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Assesses the past, present, and future of German-Jewish relations in light of recent political charges and the opening up of historical resources

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Table of Contents
The Situation of the Jews in Today’s Germany (Micha Brumlik) – 1
1. Introduction

“How can one stand to live there as a Jew…” Paradoxes of Jewish Existence in Germany (Y. Michael Bodemann) – 19
2. The Formative Years: The Sherit Hapletah and the Contradictions of the New Jewish Exstance in Germany

East European and German Jews in Postwar Germany, 1945-50 (Michael Brenner) – 49
The Identity and Ideology of Jewish Displaced Persons (Cilly Kugelmann) – 65
German-Jewish Relations in the Postwar Period: The Ambiguities of Antisemitic and Philosemitic Discourse (Frank Stern) – 77
3. Identity Formation in the German Environment

From Nowhere to Israel and Back: The Changing Self-Definition of Periodicals of German-Jewish Youth Since 1960 (Martin Low-Beer) – 101
Identity, Exile, and Division: Disjunctures of Culture, Nationality, and Citizenship in German-Jewish Selfhood in East and West Berlin (John Borenman) – 131
4. Reordering Memories: Jewish and German Images about the Other

The Cultural Operations of Germans and Jews as Reflected in Recent German Fiction (Jack Zipes) – 163
Reconstructions of History: From Jewish Memory to Nationalized Commemoration of Kristallnacht in Germany (Y. Michal Bodemann) – 179
5. From Cold-War Europe to the New European Order

Imperialist Agents, Anti-Fascist Monuments, Eastern Refugees, Property Claims: Jews as Incorporations of East German Social Trauma, 1945-94 (Robin Ostow) – 227
Jews and the Transition to a Post-Yalta Order: Germany, Austria, Eastern Europe, and the United States (Andrei S. Markovits) – 243
Germany, the Jews, and Europe: History and Memory and the Recent Upheaval (Dan Diner) – 263
A Comment: The End of the Postwar Era and the Reemergence of the Past (Moishe Postone) – 273
Contributor’s List – 281
Index - 285


How was it possible that a new and sizeable Jewish community developed after the Holocaust in Germany of all places? Jews, Germans, Memory undertakes to assess the past, present, and future of German-Jewish relations in the light of recent political changes and the opening up of historical resources. This welcome new volume investigates how the groundwork was laid for the new Jewish community in the post-war period, with different objectives by Jewish leaders and German politicians. Its contributors touch upon history, literature, the media, ethnicity, politics, and social movements, and attempt to answer the question of how Jews are sociallyconstructed and how the glorious German Jewish past and the Holocaust have been remembered in the course of recent decades.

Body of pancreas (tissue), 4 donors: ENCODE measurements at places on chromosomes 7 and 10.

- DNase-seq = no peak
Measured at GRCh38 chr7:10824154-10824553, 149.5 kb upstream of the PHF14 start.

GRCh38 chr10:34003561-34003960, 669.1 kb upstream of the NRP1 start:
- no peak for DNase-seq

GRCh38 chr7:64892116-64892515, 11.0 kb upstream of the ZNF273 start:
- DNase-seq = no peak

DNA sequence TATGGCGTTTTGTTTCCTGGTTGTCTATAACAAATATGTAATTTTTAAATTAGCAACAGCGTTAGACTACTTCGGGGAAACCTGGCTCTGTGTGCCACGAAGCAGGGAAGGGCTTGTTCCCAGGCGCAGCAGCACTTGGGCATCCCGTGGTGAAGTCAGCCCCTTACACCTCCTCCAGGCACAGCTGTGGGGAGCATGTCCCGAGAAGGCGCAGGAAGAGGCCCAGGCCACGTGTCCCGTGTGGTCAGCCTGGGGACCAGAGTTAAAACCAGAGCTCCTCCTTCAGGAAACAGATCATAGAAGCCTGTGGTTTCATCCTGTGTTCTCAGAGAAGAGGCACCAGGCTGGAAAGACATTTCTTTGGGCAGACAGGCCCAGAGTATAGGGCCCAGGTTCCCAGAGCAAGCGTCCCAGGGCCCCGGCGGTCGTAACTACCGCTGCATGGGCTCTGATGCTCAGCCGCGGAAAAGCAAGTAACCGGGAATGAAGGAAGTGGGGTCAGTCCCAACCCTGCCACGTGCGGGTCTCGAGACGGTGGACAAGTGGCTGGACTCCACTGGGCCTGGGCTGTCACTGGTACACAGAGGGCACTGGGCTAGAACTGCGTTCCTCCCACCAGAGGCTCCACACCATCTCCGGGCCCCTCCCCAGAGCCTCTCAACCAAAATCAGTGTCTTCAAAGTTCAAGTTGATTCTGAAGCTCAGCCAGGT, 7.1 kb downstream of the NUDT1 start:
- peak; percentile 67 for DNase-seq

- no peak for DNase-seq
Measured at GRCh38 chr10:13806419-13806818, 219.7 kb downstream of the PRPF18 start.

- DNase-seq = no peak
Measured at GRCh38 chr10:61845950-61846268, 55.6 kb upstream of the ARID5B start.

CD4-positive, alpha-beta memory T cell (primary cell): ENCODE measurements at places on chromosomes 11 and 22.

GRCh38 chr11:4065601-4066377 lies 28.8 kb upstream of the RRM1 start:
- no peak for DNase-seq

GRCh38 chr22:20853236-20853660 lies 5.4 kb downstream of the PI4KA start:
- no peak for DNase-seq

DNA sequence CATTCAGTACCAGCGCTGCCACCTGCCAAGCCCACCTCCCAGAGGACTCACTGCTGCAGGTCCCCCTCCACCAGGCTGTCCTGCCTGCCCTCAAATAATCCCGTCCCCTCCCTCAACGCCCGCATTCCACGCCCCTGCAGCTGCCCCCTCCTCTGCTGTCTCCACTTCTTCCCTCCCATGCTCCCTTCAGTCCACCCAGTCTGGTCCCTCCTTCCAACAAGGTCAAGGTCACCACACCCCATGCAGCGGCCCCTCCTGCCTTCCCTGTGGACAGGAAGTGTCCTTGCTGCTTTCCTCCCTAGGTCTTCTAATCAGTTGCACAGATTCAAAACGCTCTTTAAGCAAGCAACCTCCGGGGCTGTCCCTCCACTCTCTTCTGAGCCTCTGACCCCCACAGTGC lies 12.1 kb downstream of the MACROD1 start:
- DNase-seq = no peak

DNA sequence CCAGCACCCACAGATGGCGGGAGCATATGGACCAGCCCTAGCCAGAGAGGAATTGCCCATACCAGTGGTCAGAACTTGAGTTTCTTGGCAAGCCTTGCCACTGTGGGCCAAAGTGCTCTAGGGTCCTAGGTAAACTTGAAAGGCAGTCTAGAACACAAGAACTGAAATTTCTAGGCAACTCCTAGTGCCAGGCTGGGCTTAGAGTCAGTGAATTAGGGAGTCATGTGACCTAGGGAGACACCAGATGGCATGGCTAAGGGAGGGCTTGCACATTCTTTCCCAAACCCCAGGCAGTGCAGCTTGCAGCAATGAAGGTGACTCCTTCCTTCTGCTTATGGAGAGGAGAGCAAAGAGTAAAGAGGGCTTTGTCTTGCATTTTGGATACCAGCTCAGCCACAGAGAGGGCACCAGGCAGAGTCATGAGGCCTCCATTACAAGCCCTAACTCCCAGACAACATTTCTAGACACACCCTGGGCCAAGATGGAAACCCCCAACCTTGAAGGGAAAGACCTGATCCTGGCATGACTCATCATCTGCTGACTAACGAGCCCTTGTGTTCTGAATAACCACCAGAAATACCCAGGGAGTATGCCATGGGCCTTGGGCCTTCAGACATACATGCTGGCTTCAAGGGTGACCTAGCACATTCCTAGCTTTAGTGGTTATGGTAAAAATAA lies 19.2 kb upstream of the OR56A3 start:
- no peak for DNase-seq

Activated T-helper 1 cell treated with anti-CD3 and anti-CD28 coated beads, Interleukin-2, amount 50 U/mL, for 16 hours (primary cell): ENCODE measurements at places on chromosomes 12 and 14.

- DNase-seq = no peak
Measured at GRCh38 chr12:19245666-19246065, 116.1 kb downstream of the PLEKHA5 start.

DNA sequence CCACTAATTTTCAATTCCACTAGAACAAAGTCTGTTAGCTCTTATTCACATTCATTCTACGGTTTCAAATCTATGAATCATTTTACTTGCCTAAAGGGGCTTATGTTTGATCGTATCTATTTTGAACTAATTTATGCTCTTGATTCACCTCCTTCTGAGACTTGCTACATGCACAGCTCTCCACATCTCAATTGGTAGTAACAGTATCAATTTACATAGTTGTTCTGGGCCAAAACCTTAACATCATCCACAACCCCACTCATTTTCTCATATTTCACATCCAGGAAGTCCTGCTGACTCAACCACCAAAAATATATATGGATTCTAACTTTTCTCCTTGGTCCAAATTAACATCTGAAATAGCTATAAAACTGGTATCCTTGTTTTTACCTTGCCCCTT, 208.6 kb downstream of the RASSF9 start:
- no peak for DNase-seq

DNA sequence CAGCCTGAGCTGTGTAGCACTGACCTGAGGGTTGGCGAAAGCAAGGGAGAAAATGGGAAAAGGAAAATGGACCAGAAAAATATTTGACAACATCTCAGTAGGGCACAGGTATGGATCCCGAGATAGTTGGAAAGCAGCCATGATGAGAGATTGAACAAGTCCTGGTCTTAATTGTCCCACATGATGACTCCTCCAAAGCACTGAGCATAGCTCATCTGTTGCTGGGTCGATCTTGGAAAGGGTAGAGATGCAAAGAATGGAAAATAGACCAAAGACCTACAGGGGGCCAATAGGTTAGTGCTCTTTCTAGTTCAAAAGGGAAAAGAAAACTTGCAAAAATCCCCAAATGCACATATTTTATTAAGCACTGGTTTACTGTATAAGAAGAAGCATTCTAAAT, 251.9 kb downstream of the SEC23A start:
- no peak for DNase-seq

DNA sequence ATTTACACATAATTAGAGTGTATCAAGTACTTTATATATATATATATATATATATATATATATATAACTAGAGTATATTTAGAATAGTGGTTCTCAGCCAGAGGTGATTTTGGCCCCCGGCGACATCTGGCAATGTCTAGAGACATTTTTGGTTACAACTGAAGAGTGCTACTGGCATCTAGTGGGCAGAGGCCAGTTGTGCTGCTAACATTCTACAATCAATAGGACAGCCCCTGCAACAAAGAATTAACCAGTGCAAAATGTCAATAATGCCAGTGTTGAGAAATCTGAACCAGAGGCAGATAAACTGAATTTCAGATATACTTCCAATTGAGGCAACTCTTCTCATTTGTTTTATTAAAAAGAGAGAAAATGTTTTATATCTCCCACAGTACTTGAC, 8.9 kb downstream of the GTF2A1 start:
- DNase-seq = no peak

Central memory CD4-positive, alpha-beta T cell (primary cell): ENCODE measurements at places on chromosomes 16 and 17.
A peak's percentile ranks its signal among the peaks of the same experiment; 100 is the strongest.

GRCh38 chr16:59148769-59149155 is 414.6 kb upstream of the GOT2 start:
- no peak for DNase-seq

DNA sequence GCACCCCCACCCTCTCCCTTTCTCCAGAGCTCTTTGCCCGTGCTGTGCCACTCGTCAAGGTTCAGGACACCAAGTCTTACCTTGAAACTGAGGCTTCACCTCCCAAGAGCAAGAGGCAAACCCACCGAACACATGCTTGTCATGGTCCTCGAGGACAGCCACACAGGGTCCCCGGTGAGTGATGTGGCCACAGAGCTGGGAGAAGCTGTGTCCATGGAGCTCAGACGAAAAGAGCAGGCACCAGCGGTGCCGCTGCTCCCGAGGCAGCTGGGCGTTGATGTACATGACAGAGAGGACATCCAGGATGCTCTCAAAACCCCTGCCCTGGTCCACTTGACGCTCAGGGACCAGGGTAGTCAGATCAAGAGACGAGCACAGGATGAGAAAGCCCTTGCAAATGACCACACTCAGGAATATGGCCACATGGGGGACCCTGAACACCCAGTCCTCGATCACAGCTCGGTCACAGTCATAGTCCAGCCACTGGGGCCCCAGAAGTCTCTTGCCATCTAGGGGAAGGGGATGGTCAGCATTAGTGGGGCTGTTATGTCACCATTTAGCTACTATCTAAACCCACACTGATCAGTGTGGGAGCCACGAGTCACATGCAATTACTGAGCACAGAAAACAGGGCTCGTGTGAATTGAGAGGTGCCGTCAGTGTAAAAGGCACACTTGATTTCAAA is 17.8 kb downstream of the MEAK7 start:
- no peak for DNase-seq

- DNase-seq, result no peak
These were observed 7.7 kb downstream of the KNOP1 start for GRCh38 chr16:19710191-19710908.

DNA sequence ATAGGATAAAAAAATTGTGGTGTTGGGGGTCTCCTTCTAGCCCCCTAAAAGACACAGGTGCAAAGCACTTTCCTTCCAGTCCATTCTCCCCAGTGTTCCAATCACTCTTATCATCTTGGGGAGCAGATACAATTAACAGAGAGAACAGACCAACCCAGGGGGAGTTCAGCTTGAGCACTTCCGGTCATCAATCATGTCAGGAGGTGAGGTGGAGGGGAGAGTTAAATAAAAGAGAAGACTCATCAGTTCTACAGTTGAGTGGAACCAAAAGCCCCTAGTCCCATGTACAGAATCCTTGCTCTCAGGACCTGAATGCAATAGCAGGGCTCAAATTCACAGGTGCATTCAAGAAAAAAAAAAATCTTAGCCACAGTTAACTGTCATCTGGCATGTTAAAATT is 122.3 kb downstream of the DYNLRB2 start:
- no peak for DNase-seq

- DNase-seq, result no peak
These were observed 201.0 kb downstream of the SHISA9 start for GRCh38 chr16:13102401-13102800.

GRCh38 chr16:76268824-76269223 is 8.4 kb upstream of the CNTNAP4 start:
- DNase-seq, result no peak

In recent years, German Jewry has seen fundamental transformations with the influx from Eastern Europe and a new leadership in the community. A new self-definition, even self-assurance and reappraisal in Israel and elsewhere, has evolved. Historians, scholars of cultural studies, and those interested in debates on memory and ethnicity will all find something of interest in this diverse volume.
Jews, Germans, Memory joins in debate Michael Brenner, Micha Brumlik, Dan Diner, Cilly Kugelmann, and Martin Löw-Beer, among the most prominent younger Jewish intellectuals in Germany today, with others who have long observed Germany from both inside and outside: Y. Michal Bodemann, John Borneman, Andrei Markovits, Robin Ostrow, Moishe Postone, Frank Stern, and Jack Zipes.
Y. Michal Bodemann is Professor of Sociology, University of Toronto.

Y. Michal Bodemann is Professor of Sociology, University of Toronto.

". . . cogent, well researched, serious in tone and a valued contribution to German and Jewish historiography."
—Sheldon Kirshner, Canadian Jewish News

- Sheldon Kirshner

"Jews, Germans, Memory successfully breaks up the monolithic fronts of Germanness and Jewishness and analyzes what Jack Zipes terms the 'operations' through which both have been intertwined historically. The volume's particular strength lies in its combination of perspectives from North America, Israel, and (West) Germany. . . . [A]n excellent introductory text to German-Jewish issues."
German Studies Review

- German Studies Review

". . . a welcome addition to the growing library on Jews in Germany since the Shoah. For centuries the presence of Jews in Germany was simply a historical reality. Now it has the character of an oxymoron. To reflect on that change, as this book invites us to do, is to become aware of a set of painful and unresolved issues."
Patterns of Prejudice

- Patterns of Prejudice